Vera Hirschberg—(?)—She served as President Nixon’s speechwriter and as director of women’s programs in the White House from 1972 to 1974. She then worked at the Department of Housing and Urban Development from 1974 to 1975 and in 1975 became the Deputy Special Assistant to the Secretary of Public Affairs in the Department of the Treasury, where she remained until becoming U. S. Senator William Roth (Jr)’s press secretary in 1977. She became the Public Affairs Director in the White House conference on Library and Information Services in 1978 and then worked as a speech writer for NASA beginning in 1980, where she remained until 1992. (Featured on the AFGW special collections website)

 

Patricia Reilly Hitt—(1919-2006)—She was National Co-chair of the Nixon-Agnew Campaign in 1968, the first woman to hold such a post in either party. In January 1969, she was named Assistant Secretary for Community and Field Services, Department of Health, Education and Welfare. (Featured on the AFGW special collections website)

 

Shirley Hufstedler—(1925)—She was a former federal judge who became the first U.S. Secretary of Education. http://en.wikipedia.org/wiki/Shirley_Hufstedler

 

Patricia Hutar—(1926-2010)—She was appointed to the Task Force on Women's Rights and Responsibilities. Later she was appointed to serve as U.S. Representative to the U.N. Commission of the Status of Women, and in that capacity was chair of the U.S. delegations to the International Women's Year Conference in Mexico City. As a result of her interest in international women's affairs, she became the Founding President of the United Nations Development Fund for Women (UNIFEM). (Featured on the AFGW special collections website)

 

Darlene M. Iskra—(1952)—She was the first woman to take command of a U.S. Navy ship, the U.S.S. Opportune, in 1990.

 

Bobbie Kilberg—(1944)—In 1969, she was named a White House Fellow and served first on the staff of the Domestic Policy Council in the Nixon White House and then as a Staff Assistant to the President. She served as Associate Counsel to the President from 1975 to 1976 under President Gerald Ford. From 1989 to 1992, she served President George H. W. Bush as Deputy Assistant to the President for Public Liaison, directing all communications and policy relations between the White House and American interest groups. In late 1992 she became Director of the President’s Office of Intergovernmental Affairs and in 1998 was appointed to serve on the Citizens’ Advisory Committee on Legislative Compensation. (Featured on the AFGW special collections website)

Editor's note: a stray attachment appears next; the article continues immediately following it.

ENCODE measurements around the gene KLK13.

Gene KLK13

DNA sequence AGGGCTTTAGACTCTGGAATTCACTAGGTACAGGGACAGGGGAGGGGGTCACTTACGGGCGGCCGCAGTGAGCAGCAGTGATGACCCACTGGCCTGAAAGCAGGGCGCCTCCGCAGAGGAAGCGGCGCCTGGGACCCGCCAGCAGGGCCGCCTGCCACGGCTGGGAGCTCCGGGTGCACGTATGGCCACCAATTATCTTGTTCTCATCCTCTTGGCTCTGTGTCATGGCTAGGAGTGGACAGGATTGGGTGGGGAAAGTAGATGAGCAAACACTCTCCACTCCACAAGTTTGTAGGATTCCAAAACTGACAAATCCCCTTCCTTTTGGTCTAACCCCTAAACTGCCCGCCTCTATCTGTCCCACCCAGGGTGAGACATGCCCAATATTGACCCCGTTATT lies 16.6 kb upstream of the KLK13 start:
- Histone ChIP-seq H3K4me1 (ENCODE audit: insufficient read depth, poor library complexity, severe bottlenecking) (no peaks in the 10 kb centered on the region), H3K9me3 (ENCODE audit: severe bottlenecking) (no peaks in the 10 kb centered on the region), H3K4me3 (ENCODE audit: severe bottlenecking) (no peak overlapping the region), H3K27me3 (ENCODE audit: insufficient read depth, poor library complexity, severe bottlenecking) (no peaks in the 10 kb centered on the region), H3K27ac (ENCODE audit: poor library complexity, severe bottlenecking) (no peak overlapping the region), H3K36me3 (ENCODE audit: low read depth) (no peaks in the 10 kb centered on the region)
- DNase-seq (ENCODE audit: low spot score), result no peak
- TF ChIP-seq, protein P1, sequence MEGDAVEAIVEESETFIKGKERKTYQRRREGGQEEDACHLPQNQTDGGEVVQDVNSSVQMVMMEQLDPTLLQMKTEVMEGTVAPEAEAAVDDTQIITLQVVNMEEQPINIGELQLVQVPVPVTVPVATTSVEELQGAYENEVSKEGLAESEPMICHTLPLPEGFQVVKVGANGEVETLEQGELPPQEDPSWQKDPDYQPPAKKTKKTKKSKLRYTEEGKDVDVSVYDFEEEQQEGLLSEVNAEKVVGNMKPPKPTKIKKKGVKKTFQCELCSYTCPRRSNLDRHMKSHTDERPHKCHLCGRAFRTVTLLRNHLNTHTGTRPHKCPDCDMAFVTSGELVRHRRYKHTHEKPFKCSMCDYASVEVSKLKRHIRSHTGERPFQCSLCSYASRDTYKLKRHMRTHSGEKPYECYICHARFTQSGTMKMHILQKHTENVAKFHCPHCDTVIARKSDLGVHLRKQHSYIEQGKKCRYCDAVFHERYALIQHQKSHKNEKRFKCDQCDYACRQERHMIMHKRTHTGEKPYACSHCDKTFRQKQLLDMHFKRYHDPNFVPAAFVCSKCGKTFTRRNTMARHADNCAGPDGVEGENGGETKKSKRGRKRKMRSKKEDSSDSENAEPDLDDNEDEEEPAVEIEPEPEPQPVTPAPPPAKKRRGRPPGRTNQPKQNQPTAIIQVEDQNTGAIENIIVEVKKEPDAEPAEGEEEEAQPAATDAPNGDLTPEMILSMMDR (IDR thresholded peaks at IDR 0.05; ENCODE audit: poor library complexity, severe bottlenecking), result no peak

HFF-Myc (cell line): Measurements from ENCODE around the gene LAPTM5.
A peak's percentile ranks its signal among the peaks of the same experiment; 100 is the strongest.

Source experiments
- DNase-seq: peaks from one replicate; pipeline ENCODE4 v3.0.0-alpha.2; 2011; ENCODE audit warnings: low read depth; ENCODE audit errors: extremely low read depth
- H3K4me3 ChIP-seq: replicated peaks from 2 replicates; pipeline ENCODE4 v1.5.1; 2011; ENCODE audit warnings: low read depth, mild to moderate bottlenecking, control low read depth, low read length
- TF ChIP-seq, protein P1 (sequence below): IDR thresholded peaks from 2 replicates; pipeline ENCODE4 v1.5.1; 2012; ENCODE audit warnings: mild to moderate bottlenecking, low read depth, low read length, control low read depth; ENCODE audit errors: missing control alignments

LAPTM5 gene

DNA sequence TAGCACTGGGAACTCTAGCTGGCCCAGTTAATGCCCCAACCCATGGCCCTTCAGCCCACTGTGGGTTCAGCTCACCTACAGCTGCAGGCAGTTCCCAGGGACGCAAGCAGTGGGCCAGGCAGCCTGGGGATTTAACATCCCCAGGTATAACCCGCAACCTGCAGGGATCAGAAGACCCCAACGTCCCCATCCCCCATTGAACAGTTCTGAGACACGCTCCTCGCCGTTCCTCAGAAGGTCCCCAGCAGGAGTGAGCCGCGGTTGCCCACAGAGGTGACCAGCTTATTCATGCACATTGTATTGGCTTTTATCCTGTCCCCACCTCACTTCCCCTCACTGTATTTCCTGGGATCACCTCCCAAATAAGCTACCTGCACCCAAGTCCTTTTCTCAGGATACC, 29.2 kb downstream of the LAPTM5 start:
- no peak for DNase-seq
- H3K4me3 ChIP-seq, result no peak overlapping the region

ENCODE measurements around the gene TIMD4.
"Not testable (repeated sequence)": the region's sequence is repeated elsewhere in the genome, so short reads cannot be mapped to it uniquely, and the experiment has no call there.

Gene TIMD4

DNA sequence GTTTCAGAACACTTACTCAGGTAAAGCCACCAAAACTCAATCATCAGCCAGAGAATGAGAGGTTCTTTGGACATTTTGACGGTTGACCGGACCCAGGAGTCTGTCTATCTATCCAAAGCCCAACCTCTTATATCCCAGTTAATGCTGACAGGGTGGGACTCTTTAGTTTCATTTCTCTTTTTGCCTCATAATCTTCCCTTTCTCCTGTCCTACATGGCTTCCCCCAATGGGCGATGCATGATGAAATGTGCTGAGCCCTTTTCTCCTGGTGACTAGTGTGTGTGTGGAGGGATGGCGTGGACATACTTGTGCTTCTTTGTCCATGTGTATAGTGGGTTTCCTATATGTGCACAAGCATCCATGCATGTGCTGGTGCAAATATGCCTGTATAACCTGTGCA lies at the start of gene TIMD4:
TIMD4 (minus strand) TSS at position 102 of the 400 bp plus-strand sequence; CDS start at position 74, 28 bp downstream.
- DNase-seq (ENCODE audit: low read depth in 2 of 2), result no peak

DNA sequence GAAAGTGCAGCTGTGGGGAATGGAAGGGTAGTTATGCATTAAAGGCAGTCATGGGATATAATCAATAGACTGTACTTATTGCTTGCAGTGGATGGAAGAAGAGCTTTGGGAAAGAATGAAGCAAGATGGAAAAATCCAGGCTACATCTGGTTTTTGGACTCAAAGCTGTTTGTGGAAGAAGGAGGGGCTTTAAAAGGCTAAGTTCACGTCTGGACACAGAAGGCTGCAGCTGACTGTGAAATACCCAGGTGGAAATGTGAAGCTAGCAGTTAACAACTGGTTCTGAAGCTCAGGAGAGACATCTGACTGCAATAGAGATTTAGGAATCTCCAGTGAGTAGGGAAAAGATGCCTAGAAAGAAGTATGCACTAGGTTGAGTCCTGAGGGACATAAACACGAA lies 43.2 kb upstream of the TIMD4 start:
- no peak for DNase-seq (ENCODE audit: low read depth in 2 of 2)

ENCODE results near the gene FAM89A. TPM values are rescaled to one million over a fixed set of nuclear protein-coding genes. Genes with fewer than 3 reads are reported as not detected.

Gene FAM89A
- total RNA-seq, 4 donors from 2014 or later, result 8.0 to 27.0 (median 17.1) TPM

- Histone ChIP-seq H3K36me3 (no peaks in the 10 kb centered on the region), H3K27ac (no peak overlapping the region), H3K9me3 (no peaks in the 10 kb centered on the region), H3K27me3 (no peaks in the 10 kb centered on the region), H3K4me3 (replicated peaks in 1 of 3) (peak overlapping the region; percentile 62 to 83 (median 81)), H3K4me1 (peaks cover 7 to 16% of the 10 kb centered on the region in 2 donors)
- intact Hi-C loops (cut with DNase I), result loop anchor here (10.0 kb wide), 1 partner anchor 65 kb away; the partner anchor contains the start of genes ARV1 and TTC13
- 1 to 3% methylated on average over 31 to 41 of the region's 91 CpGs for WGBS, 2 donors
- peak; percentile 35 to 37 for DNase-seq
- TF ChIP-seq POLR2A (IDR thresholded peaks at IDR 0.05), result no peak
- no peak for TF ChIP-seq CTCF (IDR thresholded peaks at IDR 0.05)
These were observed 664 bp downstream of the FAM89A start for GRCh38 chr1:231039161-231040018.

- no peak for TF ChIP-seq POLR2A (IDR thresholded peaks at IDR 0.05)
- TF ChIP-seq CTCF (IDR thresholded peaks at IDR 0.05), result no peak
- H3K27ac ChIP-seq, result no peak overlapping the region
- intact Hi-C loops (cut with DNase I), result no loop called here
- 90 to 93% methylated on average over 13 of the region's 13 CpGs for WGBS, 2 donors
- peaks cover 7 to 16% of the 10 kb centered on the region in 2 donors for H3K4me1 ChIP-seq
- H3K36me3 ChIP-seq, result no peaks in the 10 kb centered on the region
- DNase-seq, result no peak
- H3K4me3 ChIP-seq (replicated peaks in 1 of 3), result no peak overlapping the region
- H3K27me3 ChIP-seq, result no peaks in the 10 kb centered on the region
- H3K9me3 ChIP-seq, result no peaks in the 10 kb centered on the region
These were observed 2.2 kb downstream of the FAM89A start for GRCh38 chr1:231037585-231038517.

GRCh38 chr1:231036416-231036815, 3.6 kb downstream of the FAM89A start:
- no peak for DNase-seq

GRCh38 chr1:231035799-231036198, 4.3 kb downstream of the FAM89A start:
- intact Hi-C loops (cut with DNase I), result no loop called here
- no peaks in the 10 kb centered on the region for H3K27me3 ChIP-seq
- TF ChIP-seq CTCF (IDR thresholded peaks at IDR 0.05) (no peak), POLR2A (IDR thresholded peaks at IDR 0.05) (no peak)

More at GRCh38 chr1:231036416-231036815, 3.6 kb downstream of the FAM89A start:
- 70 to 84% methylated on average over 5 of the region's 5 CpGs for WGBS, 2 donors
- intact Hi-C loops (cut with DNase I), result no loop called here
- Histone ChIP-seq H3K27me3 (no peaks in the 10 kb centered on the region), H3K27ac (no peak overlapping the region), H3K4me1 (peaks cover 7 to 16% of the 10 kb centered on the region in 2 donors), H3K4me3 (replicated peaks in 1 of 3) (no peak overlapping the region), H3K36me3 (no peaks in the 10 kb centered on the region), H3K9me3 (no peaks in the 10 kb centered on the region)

Virginia Knauer— (1915)—She was a special advisor on consumer affairs in the Nixon White House. She held similar positions under Presidents Ford and Reagan. Because of her expertise, she also served on the Cost of Living Council and a number of other White House domestic policy committees. (Featured on the AFGW special collections website) http://en.wikipedia.org/wiki/Virginia_Knauer

 

Ann M. Korologos—(1941)—In 1971 she was hired as the communications director of the Nixon Reelection Campaign. She served as the 19th Secretary of Labor from 1987 to 1989 under President Ronald Reagan. She was appointed Chairman of the President’s Commission on Aviation Security and Terrorism in 1989 and from 1990 to 1995 she served as President of the Federal City Council in Washington, D. C. (Featured on the AFGW special collections website) http://en.wikipedia.org/wiki/Ann_McLaughlin_Korologos